Am 6’3 so 100mm FS takes a bit of getting used to on the bigger stuff but on a race course it is the berries.
Makes you go faster and faster and the steering on short travel forks feels very precise when you are coming from riding 140/130 like I was. Just have to be careful not to get in over your skis, end up like me a little bit upside down.
A nice Ti hardtail with a nice light build will make a very decent XC race bike but it will stop being fun when it is very hard and dry as it has been. I raced mine a couple of weeks ago, it was fine, but I’d have been a whole lot quicker (and been a lot less battered) had my Lux FS not been in the shop.Posted 6 years agocookeaaSubscriber
Like I said, give it a year or so on the tracer, during that time you’ll be better able to form an idea as to what sort of race bike you want/need, and have a good few test rides:
ie. 100mm Anthem or similar FS, 80mm forked CF framed XC whippet machine…
You simply can’t hope to know what will suit without a frame of reference.
another race bike doesn’t need to cost the earth, but the bike you choose/assemble needs to fit the application, and don’t judge it all on the headline figures of travel and weight, there’s a bit more to a bike than that, you’ve gotPosted 6 years agoMSPSubscriber
If you want to buy a new bike do so.
I’m 41 and have just done my first race a couple of weeks ago(the trans Germany) and am now working towards the trans Wales in August. Its not just the racing, I am enjoying the whole training and working towards a target, in fact the trans Germany wasn’t particularly enjoyable in itself, but the sense of achievement to finish it, from my starting point at Christmas was great.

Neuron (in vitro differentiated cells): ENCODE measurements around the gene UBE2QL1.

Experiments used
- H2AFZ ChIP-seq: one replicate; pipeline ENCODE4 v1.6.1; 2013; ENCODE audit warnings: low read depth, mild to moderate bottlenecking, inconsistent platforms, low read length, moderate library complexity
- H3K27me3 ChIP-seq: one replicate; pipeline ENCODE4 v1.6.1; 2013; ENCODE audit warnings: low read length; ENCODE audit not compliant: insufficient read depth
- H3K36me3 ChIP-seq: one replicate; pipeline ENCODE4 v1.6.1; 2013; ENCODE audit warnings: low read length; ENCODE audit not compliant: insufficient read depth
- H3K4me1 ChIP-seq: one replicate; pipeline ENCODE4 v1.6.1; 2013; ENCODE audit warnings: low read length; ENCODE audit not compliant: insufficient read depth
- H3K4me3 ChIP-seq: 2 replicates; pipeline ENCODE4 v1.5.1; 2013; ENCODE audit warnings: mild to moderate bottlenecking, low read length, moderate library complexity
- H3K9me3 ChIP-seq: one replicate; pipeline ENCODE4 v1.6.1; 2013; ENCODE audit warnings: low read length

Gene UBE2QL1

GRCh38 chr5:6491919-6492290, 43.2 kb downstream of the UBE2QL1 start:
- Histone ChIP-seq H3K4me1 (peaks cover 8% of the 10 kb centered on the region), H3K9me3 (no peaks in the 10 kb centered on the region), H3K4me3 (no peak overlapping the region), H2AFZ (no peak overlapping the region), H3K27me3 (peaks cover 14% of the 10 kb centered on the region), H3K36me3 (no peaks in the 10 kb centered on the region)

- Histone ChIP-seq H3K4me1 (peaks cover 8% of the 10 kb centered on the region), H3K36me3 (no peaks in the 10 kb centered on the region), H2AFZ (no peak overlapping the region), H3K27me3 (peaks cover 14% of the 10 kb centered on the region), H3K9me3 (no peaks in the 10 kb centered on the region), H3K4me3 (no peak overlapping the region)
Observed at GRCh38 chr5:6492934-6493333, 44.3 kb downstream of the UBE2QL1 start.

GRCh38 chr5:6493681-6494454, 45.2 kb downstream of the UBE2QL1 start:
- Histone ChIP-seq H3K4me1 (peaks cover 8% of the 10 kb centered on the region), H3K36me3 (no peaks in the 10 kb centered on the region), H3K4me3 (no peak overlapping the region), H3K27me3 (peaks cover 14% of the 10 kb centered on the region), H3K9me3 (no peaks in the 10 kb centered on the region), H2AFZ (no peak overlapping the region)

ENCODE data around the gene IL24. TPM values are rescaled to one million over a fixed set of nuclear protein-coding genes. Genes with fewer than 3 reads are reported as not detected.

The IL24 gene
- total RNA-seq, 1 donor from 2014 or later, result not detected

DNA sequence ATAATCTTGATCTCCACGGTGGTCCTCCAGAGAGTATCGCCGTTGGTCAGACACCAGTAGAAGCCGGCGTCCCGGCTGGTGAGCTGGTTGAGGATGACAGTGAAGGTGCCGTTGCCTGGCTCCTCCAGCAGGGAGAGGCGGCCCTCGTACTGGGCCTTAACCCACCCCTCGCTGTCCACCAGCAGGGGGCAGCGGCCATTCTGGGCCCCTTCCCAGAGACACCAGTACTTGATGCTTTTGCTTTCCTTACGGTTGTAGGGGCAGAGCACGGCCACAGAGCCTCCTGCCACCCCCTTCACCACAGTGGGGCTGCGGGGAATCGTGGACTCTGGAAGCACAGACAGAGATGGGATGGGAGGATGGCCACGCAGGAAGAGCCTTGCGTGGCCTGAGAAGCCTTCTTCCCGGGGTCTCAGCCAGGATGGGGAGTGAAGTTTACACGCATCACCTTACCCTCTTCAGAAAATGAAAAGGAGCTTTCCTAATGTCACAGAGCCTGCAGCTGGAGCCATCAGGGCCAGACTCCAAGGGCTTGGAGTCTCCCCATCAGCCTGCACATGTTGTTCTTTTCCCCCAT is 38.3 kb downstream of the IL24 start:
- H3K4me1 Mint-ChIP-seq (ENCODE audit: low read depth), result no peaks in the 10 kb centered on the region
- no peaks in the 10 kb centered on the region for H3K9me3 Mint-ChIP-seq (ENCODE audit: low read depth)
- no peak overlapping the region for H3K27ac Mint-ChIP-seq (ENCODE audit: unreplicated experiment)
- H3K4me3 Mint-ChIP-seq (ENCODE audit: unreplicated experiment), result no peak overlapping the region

Next year its going to be the BC bike race, and I fully expect to do it on a new carbon race weapon, even though I also still expect to be towards the back of the field. I have a few months oogling bike porn before deciding what exactly I will buy, which is all part of the game after all.Posted 6 years agotruszMember
I have a tracer with Fox 36 TALAS forks and a set of mavic 819s. I use it for everything including the odd 50km+ marathon. Wind the fork down to the 130mm setting and make sure you’re bolted up on the 140mm rear setting and off you go!
Unless you’re serious about racing, there’s no way I’d be chopping it in for a whippet bike and expect to have the same sort of fun on the more challenging terrain, without the increased risk of breakages and a rougher ride.
I think I would ride and enjoy until you think your fitness and technique is not the biggest thing holding you back, then maybe think about changing (or adding to.. :D)if you’re still serious.Posted 6 years ago
Ok. I’ve done 2 events (2 to go) this year all on the HT but my next will be on the FS as I know the trails are fairly technical.
Think I’ll see what I get for my b’day then. If I get a Ti HT, I may decide to build it race light and keep the Steel one for the winter. either way, three bikes.
😯Posted 6 years ago